Gordon robs from the poor and gives to the Rich

! This post hasn't been updated in over a year. A lot can change in a year including my opinion and the amount of naughty words I use. There's a good chance that there's something in what's written below that someone will find objectionable. That's fine, if I tried to please everybody all of the time then I'd be a Lib Dem (remember them?) and I'm certainly not one of those. The point is, I'm not the kind of person to try and alter history in case I said something in the past that someone can use against me in the future but just remember that the person I was then isn't the person I am now nor the person I'll be in a year's time.

The Tartan Taxman delivered what is likely to be – one way or the other – his last budget today.

I haven’t read everything in the budget but a couple of things jump out:

The 10p/£ lower tax rate has been abolished and replaced with the standard rate of the tax
Result: People on low incomes will pay more tax

The threshold for higher rate tax has been increased to £43,000 from 2009
Result: High earners will pay less tax

The 19% flat rate tax for small businesses has been raised to 22%
Result: Small businesses will pay more tax

Corporation Tax has been reduced by 2p/£
Result: Large corporations pay less tax

Fuel Duty is being increased by 2p in 6 months time
Result: People who rely on their cars (such as those who live in rural areas) will pay more to get about

Road Tax is being increased to £300 this year and £400 next year for new 4×4’s
Result: People who live in remote areas will pay more to get about

The NHS in England will get an “extra” £8bn funding
Result: The Scottish, Welsh and Northern Irish NHS will get another £2bn between them as a result


  1. Sean Lynch (80 comments) says:

    ..and here’s me thinking that Socialism was the lowest standard of living for everybody, when in reality it is the lowest possible standard of living for the already less well off…by gum!

  2. Calum (183 comments) says:

    it is rediclous that the poor are as good as subsidising the rich, however tax credits will make up for a fair bit of the windfall. Still the poorest who dont qualify for tax credits are screwed. I say put income tax to 50% for those who earn over 100,000 pounds, and have a more progrssive socially equtiable tax system, less tax for the poorest, more for the richest, we will raise more money, leading to better services along with reducing the rich poor gap.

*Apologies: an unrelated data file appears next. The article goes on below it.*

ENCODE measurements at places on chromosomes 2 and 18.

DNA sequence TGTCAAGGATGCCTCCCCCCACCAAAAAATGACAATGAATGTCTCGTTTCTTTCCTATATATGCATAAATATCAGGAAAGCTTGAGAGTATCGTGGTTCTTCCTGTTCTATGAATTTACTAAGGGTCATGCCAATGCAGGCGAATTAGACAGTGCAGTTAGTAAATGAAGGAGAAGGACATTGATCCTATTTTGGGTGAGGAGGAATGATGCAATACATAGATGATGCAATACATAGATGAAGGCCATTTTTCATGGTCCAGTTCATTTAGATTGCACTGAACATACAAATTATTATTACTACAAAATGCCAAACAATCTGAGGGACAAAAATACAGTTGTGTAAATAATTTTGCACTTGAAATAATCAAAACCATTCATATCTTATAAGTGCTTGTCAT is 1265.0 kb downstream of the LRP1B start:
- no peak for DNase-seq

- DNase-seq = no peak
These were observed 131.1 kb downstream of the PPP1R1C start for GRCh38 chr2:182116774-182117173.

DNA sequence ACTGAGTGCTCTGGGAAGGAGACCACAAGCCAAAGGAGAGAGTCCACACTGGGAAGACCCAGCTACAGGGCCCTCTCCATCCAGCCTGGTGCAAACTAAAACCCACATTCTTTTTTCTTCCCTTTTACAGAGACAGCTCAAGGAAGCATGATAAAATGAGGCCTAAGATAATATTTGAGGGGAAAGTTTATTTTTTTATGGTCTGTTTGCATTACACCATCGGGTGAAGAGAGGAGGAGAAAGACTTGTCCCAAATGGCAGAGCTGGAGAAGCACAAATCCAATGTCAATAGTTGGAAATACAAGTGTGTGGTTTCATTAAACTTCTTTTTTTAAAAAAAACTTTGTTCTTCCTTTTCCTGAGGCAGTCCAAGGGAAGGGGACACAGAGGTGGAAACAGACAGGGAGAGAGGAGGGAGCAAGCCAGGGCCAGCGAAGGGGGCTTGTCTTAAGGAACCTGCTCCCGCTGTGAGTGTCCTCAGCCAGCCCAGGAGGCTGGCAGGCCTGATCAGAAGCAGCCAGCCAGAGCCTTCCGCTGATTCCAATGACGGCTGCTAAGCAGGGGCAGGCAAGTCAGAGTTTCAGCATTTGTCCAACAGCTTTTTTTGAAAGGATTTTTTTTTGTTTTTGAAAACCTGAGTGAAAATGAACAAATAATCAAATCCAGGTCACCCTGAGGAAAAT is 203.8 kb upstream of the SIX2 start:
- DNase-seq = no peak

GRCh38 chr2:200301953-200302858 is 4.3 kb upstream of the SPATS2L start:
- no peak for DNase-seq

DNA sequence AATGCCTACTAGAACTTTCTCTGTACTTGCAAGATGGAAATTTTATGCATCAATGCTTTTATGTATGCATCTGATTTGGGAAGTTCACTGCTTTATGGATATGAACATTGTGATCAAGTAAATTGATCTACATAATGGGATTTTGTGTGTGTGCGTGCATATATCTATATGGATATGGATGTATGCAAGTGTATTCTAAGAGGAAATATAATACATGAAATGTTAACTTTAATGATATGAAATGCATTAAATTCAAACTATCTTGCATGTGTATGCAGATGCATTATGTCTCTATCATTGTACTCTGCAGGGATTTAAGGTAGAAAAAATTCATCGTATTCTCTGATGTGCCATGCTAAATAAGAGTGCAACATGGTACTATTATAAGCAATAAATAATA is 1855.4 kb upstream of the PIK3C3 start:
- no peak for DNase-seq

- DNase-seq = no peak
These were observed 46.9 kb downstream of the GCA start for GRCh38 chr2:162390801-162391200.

3. wonkotsane (1133 comments) says:

    Tax credits will help but the whole tax credit system is a minefield and it won’t make enough of a difference to the people on really low incomes. Did you know you can earn over £30k a year and still claim tax credits?

    The problem with your suggestion for a 50% tax on high earners (a Lib Dem policy by the way) is that it discourages people from doing the kind of jobs that attract the high salaries and will end up driving the likes of consultant surgeons, multinational company directors, etc. out of the country. A factory worker does as useful a job as a doctor or an airline pilot but does he deserve the same salary and the same high standard of living? I’m in a fairly low paid job myself but I used to have a job earning double what I do now. I don’t think that I deserve the same salary that I had then doing the job I do now.

  4. Calum (183 comments) says:

    I understand your argument, however, many leading economists beleive that the revenue maximising rate of taxation is nearer 60% for the highest earners (cant rembember the links at the moment), that being the point where tax revenue is maximised, this will be before the watershead point at which the high paid quit or move else where. However, that said many of the highest paid can easily move to the US or have their wage paid there, and remain in the US or elsewhere for enough days a year to pay their taxes as opposed to our taxes. In out electronic globalised world, where technology has deemed many borders meaningless people can easily escape tax.

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